The Ch'alla on the 3rd Day of Carnaval
The "ch'alla" is a Western Bolivian (Aymara) tradition. On the third day of Carnaval (Fat Tuesday) families and business owners burn a little package of talismans for luck and prosperity. The word ch'alla (literally) means sand or cement. It is considered a small sacrifice to Mother Earth to thank her for what she has provided throughout the year for their homes or businesses, and to ask to ensure the coming year will be plentiful.
Generally people make a little packet of llama dung, incense, sulfur, candies (specific pink and white candies called "confítes"), peas, lentils, rice, and other cereals painted gold and silver, or include little pieces of gold and silver paper. They also pour alcohol or wine on the ground at the same time. They then burn this package of mixed goods and then they usually either begin drinking heavily, or they share a family meal which traditionally, but not always, includes potatoes, chuños (dehydrated potatoes), mote (hominy), and charque (jerky: usually llama meat).
The Aymara are traditionally animists. They believe even material or physical things have god-like qualities (the sun, the moon, certain mountains, certain animals are all gods in their culture) and human-like qualities such as feelings, hunger, and thirst. Therefore, their houses and businesses must be hungry and thirsty. In this video you can hear a woman (speaking Aymara) who says, "How can we eat and drink and not give some to the Pachamama?"
People decorate their houses, market stalls, shops, businesses, and cars with streamers, chocolates, candies and trinkets as offerings. Wine and alcohol are poured onto the ground for her. 36 different specific talismans and herbs are burned, along with a dried llama fetus, which is first covered in tin foil. These are called the 36 mysteries. The ch'alla is always performed clockwise. Once the offering has burned completely, it is buried under the home or under the plants surrounding the home, to act as fertilizer, which in turn, keeps the good luck around the home year round.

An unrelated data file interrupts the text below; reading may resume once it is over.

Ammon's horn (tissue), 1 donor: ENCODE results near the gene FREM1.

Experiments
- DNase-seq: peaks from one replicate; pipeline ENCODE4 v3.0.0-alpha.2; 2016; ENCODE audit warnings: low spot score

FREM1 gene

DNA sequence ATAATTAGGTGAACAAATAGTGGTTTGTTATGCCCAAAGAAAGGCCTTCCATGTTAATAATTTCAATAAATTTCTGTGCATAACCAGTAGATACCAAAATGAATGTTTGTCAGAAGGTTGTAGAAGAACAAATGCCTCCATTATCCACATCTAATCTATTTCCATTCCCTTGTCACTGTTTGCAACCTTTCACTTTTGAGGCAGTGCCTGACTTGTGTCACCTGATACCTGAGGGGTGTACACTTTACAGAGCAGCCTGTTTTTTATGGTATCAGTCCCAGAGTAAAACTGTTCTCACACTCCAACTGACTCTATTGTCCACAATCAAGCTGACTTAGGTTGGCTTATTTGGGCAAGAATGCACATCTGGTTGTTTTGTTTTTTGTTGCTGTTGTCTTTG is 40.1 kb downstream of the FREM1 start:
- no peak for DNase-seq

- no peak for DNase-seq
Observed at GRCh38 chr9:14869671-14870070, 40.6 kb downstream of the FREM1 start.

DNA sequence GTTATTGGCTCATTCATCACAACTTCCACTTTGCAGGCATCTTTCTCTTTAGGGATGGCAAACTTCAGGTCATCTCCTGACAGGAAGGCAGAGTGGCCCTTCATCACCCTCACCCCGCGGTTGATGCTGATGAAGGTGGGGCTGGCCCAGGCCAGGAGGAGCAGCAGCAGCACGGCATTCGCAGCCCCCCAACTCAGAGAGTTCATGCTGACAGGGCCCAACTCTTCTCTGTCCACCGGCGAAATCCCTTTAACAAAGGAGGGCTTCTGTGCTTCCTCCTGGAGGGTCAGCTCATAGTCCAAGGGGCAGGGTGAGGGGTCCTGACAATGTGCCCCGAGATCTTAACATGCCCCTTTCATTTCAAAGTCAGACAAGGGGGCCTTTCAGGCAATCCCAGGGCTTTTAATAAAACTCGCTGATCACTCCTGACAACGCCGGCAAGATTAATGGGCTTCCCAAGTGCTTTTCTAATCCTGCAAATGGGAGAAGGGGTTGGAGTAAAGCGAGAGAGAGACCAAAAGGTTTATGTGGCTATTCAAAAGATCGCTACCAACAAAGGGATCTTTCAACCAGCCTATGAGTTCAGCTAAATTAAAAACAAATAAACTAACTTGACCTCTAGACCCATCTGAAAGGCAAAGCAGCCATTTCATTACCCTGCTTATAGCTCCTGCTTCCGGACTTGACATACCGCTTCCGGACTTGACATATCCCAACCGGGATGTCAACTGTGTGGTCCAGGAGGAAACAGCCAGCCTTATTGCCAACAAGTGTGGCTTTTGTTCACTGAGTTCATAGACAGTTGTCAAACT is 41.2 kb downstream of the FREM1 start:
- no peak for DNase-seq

For example, when we benefit from the Pachamama (Mother Earth) or take something from her, we must give something back. So when a house is built, the ch'alla must be performed on the house. Customarily, a pregnant llama is killed and her fetus is buried under the cornerstone of the house. The owners and their friends and family then spend a full day doing the ch'alla, eating and drinking together and celebrating.
If they do the ch'alla after the building has been erected, then ch'alla is accompanied by a visit from their local Catholic priest who walks through each room of the new building praying and splashing holy water on the walls, ceilings and floors. They will not occupy or move into the house or building until it has been blessed in this way.
For this same reason, the ch'alla is performed on the 3rd day of Carnaval with sacrifices, burnt offerings, spells, talismans, and lots of eating and drinking. The dancing itself is considered a form of penitence for sin. It isn't easy to dance for hours and hours a day.
Carnival Traditions of Eastern (Tropical) Bolivia
In Eastern Bolivia Carnaval is completely different! Here Carnaval is similar to what you would see in Rio de Janeiro, Brazil, although by no means anywhere as large. The best known Carnaval celebration in Eastern Bolivia is the Carnaval of Santa Cruz. Again, groups of dancers are formed called "comparsas" and they practice for months in advance.